The Switch Needs More First Party Support

The Switch Needs More First Party Support 1
| February 1, 2017

When Nintendo first unveiled the Switch last year, most people were positive about the new machine. The ability to play console games on the go is tantalizing, especially if the Switch is as sleek and well designed as its debut trailer indicated it would be. After the Wii U ended up as more or less a failure for Nintendo, becoming the lowest-selling console the company has ever put out, it faced an uphill battle to get people excited about Nintendo hardware and software again.

What was once the biggest video game company in the world had been relegated to the background ever since the Xbox One and PlayStation 4 made their debut. Suffice to say, Nintendo did a surprisingly terrific job of introducing the world to Switch, and fans and critics were anxiously waiting to see what else the company had up its sleeve during the planned Switch conference.

The Switch Needs More First Pary Support 1

Then, unfortunately, the old Nintendo came rushing back with a mostly abysmal showing for its latest gaming machine. Right off the bat, it was obvious that Nintendo wasn’t able to garner third-party support after most publishers got burnt with the Wii U. Heck, EA Executive Vice President Patrick Söderlund flew all the way out to Japan just to talk about bringing FIFA to the Switch. However, what’s most surprising is the lack of first-party games available for the Switch at launch.Nintendo has had a rough time with third-party games for nearly two decades now, but it has always been able to deliver high quality first-party titles. But to only see the new Zelda game, Breath of the Wild, as the lone interesting Switch launch game is worrying. While it does look stunning and it’ll undoubtedly be a great game, Breath of the Wild isn’t enough to move console units. Contrary to what most people might think, Zelda games aren’t big sellers. The last entry in the series, Skyward Sword, has only managed to sell fewer than 4 million copies, and it came out on a console (Wii) that sold over 100 million units.

It’s also definitely not good to see the latest Mario game, Super Mario Odyssey, slated for release later this fall, several months after the Switch’s March 3 launch date. Now, Mario does move units, and it’s puzzling and strange that Nintendo hasn’t been able to work on and finish a console Mario game just in time for the Switch’s launch. It’s been awhile since Super Mario 3D World came out, after all.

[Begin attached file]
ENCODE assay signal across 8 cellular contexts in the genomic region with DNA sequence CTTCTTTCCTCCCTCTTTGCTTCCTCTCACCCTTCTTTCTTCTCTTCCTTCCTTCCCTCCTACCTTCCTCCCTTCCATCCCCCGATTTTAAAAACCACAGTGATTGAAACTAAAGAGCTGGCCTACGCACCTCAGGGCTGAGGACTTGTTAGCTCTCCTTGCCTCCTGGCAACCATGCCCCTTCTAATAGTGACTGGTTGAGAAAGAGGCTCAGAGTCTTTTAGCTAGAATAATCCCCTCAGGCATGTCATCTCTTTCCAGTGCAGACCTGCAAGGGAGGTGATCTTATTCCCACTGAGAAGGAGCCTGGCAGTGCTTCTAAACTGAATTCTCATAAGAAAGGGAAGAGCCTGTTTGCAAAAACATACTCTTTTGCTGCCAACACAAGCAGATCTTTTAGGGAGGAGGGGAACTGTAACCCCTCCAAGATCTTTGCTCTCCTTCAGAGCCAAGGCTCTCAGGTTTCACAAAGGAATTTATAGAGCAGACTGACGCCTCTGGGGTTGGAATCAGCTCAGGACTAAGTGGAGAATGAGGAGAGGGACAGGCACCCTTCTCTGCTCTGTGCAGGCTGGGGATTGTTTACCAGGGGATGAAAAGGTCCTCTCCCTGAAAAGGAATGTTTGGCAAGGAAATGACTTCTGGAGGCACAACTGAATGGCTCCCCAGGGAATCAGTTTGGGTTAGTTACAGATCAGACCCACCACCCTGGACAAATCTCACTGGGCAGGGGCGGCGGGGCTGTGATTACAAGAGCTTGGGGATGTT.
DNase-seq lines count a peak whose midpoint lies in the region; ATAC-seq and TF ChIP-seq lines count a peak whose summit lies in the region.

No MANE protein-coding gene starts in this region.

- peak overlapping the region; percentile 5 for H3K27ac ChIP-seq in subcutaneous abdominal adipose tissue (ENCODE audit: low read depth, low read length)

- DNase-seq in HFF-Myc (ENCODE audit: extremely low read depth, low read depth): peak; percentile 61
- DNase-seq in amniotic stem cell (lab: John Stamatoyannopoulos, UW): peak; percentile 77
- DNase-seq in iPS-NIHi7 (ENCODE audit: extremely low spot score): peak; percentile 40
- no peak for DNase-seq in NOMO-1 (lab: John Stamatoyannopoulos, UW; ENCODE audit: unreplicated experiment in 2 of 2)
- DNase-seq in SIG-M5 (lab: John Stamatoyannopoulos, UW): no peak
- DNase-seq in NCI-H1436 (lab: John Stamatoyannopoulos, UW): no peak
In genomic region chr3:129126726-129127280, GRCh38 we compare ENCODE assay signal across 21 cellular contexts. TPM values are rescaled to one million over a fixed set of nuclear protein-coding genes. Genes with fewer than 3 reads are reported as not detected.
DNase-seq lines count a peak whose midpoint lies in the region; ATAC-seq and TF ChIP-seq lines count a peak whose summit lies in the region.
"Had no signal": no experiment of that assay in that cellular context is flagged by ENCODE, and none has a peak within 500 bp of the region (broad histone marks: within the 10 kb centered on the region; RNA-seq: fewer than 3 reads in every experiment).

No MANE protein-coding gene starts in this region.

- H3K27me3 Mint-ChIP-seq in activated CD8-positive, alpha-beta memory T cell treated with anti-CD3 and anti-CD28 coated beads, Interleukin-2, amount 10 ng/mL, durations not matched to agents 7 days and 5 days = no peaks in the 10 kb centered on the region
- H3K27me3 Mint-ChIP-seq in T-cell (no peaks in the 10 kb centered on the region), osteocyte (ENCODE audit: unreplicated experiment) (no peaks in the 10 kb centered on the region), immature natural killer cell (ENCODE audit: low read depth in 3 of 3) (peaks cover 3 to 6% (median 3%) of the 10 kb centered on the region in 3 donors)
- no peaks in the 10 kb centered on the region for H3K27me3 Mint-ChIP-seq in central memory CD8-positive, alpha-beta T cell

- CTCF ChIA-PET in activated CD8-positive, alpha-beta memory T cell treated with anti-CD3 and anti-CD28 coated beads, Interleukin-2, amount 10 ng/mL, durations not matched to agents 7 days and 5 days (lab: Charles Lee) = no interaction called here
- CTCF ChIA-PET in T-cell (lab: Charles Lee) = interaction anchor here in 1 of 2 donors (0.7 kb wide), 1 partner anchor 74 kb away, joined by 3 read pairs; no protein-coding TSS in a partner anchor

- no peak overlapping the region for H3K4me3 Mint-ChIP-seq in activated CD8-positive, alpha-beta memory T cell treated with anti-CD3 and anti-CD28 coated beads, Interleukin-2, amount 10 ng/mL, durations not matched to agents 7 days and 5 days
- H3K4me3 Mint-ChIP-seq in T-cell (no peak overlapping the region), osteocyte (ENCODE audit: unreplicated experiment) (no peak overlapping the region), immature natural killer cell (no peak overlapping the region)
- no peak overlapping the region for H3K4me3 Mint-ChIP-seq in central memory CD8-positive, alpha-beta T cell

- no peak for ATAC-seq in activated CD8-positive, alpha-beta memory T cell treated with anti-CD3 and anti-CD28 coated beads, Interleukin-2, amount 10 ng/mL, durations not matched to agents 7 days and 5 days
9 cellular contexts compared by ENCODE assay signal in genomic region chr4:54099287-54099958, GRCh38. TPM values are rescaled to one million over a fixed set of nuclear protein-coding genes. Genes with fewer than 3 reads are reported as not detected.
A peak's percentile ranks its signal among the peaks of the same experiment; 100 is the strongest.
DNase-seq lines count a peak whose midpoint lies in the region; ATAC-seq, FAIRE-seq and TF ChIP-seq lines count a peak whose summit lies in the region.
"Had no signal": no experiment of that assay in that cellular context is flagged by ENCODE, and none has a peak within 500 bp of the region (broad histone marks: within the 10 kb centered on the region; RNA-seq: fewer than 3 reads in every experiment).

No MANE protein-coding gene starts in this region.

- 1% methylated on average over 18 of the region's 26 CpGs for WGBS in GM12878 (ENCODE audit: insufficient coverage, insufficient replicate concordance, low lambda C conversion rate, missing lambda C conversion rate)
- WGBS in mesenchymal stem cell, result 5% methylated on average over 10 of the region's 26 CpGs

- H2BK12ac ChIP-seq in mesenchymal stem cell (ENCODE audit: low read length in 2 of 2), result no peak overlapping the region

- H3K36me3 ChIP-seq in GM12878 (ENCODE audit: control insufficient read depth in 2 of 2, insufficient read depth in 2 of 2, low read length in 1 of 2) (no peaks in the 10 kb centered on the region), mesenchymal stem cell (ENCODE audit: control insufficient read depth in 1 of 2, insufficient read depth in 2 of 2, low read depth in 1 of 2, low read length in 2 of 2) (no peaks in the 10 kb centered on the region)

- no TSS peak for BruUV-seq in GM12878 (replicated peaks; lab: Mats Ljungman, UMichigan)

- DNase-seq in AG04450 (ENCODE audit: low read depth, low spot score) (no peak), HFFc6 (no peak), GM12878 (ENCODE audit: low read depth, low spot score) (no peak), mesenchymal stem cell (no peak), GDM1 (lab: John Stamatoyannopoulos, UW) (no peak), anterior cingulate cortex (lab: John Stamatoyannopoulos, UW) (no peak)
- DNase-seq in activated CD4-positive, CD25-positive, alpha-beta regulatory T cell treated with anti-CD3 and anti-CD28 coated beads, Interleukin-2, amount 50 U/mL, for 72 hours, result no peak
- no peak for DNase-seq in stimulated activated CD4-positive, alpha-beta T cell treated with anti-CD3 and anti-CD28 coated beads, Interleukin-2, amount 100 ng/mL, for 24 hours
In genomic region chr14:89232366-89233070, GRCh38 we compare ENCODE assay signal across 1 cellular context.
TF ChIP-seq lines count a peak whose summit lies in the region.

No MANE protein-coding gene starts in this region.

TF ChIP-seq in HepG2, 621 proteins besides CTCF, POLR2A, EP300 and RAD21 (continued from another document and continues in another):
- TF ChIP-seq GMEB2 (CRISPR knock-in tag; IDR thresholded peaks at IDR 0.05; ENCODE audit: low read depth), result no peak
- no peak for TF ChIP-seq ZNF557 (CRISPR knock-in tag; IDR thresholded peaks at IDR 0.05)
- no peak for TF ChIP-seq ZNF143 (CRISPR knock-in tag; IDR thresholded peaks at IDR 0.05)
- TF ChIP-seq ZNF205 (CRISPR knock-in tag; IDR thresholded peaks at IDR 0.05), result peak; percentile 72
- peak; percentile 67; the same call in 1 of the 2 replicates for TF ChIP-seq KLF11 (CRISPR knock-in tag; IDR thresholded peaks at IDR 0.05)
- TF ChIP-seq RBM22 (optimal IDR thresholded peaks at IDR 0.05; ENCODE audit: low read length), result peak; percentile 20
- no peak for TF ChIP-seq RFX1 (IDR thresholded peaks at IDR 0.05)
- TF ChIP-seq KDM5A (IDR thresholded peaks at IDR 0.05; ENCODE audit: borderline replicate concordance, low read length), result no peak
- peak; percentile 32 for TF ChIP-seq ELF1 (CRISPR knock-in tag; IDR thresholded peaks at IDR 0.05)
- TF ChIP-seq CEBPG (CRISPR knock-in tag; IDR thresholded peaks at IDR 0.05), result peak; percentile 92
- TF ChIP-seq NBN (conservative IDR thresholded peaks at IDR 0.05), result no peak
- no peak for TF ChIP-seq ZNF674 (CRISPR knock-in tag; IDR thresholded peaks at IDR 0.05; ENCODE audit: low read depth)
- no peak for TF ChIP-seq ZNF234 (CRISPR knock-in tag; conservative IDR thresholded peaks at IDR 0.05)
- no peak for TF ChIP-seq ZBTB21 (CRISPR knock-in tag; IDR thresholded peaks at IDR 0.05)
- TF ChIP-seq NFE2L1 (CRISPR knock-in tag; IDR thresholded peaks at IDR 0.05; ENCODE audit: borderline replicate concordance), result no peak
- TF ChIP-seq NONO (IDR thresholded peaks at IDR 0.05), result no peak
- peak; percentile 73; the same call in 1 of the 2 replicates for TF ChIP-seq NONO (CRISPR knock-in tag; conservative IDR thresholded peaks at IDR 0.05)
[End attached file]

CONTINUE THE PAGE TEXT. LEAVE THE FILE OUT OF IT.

It goes without question that Nintendo needs to ramp up its first-party development like never before. It’s always been able to release four-to-five excellent exclusives over the course of a year, but Nintendo will have to double its output for the new console. The Switch will be competing against a highly successful PlayStation 4 and Xbox One. Not to mention, Project Scorpio looks to be like an entirely new console from Microsoft, and it will be revealed later this year.

The Switch Needs More First Pary Support 2

If the Switch does ultimately fail, it will be difficult to see Nintendo release another console. The great thing the company has going for it is its wealth of beloved and recognizable franchises. A Mario game would sell millions of copies on PlayStation 4, the same goes for Zelda and even a new Metroid title. This scenario wouldn’t be the worst thing for Nintendo, and plenty of gamers and people who were once hardcore Nintendo fans would love to see this happen.Perhaps that is exactly what this company needs right now. The Switch has plenty of things going against it—like the lack of an achievement/trophies system—so, maybe Nintendo should take a step back and solely work on software while it figures out the console business, despite the fact that an independent and vibrant Nintendo is best for the industry. Sometimes, it’s okay to admit defeat and go back to the drawing board.

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